Thieves increasingly targeting pharmacies

Vincent Conte, a pharmacist of Moby Drugs in

Vincent Conte, a pharmacist of Moby Drugs in Farmingdale, talks about the murder and robbery at Haven Drugs in Medford. (June 20, 2011) (Credit: Chris Ware)

Across the region, pharmacies are increasingly becoming thieves' targets. And it's not for cash.

"They know what they're looking for, and it's variations of the strong opiate painkillers," said Nassau Police Narcotics/Vice Det. Lt. Pete Donohue.

On Sunday, a man looking for such drugs shot and killed four people in a Medford pharmacy.

The Drug Enforcement Administration's New York field division -- covering Long Island and the city -- investigated 125 percent more pharmacy break-ins from October 2009 to September 2010 compared with the prior year.

This year, Nassau police have logged 10 pharmacy robberies, after 15 in all of 2010. In Suffolk, there were eight in 2010 and four this year.

These numbers add up to real fear among independent pharmacies. Michael Hushin, who runs Lakeland Pharmacy in Ronkonkoma, keeps controlled substances locked up, and now has a pistol permit.

"Even hardened criminals, like bank robbers, are thinking about robbing pharmacies," he said. "So you try to protect yourself the best you can."

Addicts typically go to small mom-and-pop pharmacies to avoid crowds and better security systems, Donohue said. They often skip the register.

An 80mg oxycodone tablet can sell for $80, or $8,000 for a bottle of 100, Hushin said.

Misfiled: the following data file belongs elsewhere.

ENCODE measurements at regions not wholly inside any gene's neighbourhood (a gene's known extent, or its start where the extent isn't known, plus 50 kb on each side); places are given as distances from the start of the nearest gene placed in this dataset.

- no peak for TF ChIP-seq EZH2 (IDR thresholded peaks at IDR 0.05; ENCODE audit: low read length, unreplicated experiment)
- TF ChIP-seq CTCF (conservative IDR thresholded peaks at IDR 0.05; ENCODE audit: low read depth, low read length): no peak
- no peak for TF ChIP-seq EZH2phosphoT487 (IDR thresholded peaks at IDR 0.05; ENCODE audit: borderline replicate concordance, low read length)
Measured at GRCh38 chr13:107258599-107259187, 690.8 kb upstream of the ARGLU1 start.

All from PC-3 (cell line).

"This can happen to anybody, any store," Joanne Hoffman Beechko, owner of Rx Express in East Northport and president of the Long Island Pharmacists Society, said of the Medford crime. "I don't think you'll find one that hasn't had some kind of bad experience from controlled substances."

Purdue Pharma, the Stamford, Conn., producer of OxyContin, runs rxpatrol.com, tracking pharmacy crimes, analyzing trends and providing security tips. Year to date, it has recorded 1,972 reports of pharmacy robberies nationwide.

Prescription pills arrests, at least in Nassau, now outnumber those for heroin by 2-to-1.

"This is someone who is no longer able to pass forged prescriptions or 'doctor-shop,' " Rick Zenuch, Purdue's law enforcement liaison and education director, said of a pharmacy robbery suspect. "They're doing this out of desperation."

Drugstore after corner drugstore has a horror story. Tomkins Pharmacy in Hauppauge posted a "No OxyContin" sign after a robbery. At Belmont Drugs in West Babylon, armed robbers have struck twice in recent years.

"There needs to be a change in the way these medications are prescribed," said Belmont's Howard Levine, the pharmacist society's executive director. "They need to have restricted use."

As an example of the issue's urgency, Levine noted that the Medford killings at Haven Drugs came just four days after the DEA offered Long Island pharmacists a seminar in Plainview on how to avoid pharmacy robberies.

Moby Drugs in Farmingdale fields calls nearly every Friday night from someone asking if the store stocks oxycodone or similar painkillers. That raises alarms, they say, because regular customers with legitimate prescriptions already know the pharmacy has the drugs.

"This was already a serious problem," said Vinny Conte, one of Moby's pharmacists. "This just escalates the whole thing."

With Carol Polsky,

Andrew Strickler

and Patrick Whittle

 

Opioids of choice

 

 

Opioid painkillers include oxycodone, hydrocodone and morphine, among others. They work as an analgesic by changing the way the brain and nervous system respond to pain.

OxyContin, a popular brand-name painkiller that contains oxycodone, became a popular target for drug abuse. However, a reformulation last year of some dosages of OxyContin, turned the pill into a gummy mass when crushed, making it far more difficult for users to get their customary high by snorting, injecting or chewing the crushed pill. -- CAROL POLSKY

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